It makes sense for Jesus to be talking with the ancestors, perhaps honouring their lives and witness, perhaps gaining their wisdom, perhaps being encouraged by them as he prepared himself to walk the difficult journey that lay ahead for him.

Of course, the prophet Elisha was the first one who would look to his mentor Elijah as a wise teacher and guide. We may get distracted by the spectacular end of the story in which Elijah doesn’t die, but it taken up into heaven in a chariot of fire with fiery horses.

But at its core, this is a story about a young man accompanying his mentor at the end of life, staying with him until the end, and committing himself to follow in his footsteps, to continue his ministry.

My discussion with the youth this morning may have already started you thinking about someone who has been a mentor to you. It may have been a parent, a grandparent, or another relative. Or maybe it was someone else who modelled for you a good way of living and serving in the world.

Maybe you were there with that mentor at the end of their life, or maybe you didn’t have that opportunity. But at some point, you found yourself giving thanks for their guidance and committing yourself to follow in their footsteps in the best way you could.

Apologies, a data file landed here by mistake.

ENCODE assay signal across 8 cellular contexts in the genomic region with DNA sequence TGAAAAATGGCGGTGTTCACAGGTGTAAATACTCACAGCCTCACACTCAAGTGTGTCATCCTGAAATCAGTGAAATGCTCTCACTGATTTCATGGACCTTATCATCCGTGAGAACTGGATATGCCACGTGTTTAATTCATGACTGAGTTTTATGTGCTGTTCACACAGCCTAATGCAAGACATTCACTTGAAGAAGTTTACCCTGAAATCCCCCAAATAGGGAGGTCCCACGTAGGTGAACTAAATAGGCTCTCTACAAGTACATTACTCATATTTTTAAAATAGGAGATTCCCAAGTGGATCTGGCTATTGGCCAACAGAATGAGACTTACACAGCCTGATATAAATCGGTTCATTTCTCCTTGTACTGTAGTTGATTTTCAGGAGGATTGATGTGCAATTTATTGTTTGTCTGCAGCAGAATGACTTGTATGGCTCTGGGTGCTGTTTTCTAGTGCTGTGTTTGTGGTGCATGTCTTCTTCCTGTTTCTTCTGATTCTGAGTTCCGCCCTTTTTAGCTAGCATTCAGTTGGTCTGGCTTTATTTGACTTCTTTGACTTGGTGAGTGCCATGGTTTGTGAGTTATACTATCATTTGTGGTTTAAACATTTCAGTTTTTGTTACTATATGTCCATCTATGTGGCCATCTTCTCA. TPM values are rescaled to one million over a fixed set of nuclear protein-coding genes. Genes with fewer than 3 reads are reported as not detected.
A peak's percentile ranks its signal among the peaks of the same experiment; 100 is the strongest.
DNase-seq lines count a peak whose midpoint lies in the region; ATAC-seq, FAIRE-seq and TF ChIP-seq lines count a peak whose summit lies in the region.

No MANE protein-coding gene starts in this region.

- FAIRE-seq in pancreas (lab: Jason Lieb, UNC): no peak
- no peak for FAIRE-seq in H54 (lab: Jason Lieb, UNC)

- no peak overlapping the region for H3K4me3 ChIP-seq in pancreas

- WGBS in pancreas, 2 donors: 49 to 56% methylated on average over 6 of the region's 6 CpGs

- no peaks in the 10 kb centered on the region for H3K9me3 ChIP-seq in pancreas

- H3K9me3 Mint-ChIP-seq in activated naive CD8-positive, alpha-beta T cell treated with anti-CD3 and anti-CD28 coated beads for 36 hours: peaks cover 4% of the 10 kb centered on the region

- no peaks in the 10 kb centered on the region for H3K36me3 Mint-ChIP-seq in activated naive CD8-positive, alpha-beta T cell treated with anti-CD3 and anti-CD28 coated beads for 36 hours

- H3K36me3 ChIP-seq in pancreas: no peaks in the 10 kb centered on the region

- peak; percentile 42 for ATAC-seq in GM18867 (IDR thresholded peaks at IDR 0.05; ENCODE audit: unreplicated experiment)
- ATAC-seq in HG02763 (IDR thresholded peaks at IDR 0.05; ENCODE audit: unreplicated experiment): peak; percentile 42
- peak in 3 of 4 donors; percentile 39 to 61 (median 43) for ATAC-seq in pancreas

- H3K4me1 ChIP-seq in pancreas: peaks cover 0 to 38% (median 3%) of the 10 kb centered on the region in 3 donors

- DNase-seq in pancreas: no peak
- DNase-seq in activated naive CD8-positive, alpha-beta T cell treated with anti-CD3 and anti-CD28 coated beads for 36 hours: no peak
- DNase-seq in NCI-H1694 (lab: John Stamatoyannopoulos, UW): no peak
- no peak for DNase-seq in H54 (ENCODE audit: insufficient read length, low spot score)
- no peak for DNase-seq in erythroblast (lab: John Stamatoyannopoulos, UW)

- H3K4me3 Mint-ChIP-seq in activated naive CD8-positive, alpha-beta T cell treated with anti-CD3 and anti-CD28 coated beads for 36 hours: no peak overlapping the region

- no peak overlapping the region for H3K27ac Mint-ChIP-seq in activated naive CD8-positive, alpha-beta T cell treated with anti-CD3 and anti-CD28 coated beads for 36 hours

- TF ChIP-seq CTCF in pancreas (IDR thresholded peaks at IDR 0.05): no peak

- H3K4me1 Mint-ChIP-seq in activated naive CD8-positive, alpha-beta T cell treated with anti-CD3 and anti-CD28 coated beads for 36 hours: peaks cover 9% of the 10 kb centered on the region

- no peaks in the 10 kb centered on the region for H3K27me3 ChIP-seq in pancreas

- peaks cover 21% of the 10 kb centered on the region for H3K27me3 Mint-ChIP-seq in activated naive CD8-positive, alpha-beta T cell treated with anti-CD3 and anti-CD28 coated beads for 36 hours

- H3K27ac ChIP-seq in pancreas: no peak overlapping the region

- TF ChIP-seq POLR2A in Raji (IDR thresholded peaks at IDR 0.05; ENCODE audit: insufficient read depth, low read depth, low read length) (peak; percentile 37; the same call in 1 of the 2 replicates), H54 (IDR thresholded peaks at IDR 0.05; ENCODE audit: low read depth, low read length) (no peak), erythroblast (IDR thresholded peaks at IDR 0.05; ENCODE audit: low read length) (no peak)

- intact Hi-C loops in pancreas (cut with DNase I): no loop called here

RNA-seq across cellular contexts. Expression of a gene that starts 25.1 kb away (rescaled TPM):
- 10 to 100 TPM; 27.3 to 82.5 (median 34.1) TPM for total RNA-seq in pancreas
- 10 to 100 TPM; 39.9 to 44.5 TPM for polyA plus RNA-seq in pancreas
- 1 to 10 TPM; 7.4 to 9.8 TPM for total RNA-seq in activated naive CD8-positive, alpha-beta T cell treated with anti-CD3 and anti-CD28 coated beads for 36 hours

I wonder if you still think of them sometimes – when you’re struggling, or when you’re really living into their witness and way. They may not literally appear before you, but you can’t deny that they’re present with you in your heart and in your mind. You can almost hear their voice speaking to you sometimes.

Elisha had the difficult experience that many of us have had as well. He knew that his mentor was coming to the end of his life. And as difficult as it was to accompany Elijah through his final days, he went along, he stayed with him, and he watched until Elijah was taken up.

And then, of course, he grieved. The text says that “when he could no longer see [Elijah], he grasped his own clothes and tore them in two pieces,” a typical act of mourning and grief in his time.